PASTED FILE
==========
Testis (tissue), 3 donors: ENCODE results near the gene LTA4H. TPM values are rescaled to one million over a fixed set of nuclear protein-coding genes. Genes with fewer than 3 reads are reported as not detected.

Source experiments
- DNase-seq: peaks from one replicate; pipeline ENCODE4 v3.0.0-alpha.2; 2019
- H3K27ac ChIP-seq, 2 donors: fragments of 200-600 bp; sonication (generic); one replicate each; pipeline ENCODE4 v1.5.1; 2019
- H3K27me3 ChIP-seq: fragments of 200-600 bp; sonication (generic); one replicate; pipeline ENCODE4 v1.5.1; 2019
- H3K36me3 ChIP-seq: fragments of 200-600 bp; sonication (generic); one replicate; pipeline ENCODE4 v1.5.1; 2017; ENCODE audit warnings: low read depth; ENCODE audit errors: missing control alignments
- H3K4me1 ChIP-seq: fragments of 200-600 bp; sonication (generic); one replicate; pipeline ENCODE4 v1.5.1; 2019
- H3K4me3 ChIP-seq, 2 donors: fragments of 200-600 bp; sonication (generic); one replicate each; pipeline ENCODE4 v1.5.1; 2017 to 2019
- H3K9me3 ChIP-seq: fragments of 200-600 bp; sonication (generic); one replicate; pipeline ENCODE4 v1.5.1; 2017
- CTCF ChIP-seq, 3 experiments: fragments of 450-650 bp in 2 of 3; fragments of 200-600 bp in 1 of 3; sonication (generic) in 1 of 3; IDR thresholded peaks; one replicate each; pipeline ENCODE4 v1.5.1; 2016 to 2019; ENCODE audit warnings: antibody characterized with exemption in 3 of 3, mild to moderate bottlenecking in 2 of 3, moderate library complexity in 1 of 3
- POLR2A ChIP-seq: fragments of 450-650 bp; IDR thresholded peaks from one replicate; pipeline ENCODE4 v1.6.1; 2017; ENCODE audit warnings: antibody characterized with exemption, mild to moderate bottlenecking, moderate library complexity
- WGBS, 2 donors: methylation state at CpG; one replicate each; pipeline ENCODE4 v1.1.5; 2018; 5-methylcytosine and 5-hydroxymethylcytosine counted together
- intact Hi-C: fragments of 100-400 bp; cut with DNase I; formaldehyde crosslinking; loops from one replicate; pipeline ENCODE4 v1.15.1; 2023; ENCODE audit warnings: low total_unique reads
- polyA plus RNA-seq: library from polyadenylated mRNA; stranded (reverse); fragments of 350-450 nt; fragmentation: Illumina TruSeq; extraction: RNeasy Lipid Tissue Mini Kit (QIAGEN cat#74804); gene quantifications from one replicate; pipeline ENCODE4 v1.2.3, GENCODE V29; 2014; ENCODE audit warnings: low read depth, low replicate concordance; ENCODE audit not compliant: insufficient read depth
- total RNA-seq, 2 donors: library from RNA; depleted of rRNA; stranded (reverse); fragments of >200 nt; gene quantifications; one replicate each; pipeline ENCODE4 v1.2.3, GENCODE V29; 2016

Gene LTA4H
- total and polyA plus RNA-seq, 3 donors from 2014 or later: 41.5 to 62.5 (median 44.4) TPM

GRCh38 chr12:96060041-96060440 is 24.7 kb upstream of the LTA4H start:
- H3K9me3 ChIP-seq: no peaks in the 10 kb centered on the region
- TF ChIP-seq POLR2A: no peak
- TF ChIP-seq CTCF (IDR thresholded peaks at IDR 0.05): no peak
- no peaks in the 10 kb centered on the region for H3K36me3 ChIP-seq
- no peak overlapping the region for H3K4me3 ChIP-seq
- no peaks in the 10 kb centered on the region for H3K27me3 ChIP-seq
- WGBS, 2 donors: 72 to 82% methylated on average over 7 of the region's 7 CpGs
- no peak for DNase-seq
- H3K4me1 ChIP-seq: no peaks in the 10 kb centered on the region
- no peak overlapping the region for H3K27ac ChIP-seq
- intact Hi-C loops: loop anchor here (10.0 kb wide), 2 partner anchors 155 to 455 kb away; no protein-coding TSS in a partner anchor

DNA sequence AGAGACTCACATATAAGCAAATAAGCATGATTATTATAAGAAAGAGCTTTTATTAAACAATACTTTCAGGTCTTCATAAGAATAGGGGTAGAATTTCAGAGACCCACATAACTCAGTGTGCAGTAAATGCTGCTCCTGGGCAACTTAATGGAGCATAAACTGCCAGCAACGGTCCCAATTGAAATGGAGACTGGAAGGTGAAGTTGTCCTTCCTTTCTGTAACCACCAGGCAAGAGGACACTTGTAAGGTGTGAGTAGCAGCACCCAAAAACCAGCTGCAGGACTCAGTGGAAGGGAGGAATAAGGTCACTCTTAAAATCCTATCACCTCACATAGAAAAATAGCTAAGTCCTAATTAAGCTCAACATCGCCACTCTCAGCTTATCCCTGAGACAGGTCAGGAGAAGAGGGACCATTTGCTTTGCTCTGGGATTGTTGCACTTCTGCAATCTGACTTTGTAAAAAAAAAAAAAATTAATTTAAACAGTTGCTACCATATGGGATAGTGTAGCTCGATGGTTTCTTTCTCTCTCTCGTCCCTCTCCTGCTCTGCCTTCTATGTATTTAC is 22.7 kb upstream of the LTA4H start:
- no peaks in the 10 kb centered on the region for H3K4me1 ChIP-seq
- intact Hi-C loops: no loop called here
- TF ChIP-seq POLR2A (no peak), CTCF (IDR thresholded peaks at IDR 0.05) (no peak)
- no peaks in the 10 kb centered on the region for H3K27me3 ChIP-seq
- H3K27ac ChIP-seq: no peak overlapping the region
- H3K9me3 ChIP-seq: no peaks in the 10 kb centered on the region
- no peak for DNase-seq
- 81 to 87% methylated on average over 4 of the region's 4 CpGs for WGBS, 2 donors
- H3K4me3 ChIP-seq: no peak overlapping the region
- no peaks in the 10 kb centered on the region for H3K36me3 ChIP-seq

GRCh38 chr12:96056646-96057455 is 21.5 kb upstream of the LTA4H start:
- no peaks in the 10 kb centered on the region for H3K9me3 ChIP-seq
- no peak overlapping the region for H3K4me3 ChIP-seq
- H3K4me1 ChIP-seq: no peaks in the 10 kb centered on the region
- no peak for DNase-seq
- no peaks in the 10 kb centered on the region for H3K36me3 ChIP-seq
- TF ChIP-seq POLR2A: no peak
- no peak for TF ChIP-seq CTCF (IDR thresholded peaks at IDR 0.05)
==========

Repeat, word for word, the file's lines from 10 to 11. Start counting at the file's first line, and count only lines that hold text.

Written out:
- CTCF ChIP-seq, 3 experiments: fragments of 450-650 bp in 2 of 3; fragments of 200-600 bp in 1 of 3; sonication (generic) in 1 of 3; IDR thresholded peaks; one replicate each; pipeline ENCODE4 v1.5.1; 2016 to 2019; ENCODE audit warnings: antibody characterized with exemption in 3 of 3, mild to moderate bottlenecking in 2 of 3, moderate library complexity in 1 of 3
- POLR2A ChIP-seq: fragments of 450-650 bp; IDR thresholded peaks from one replicate; pipeline ENCODE4 v1.6.1; 2017; ENCODE audit warnings: antibody characterized with exemption, mild to moderate bottlenecking, moderate library complexity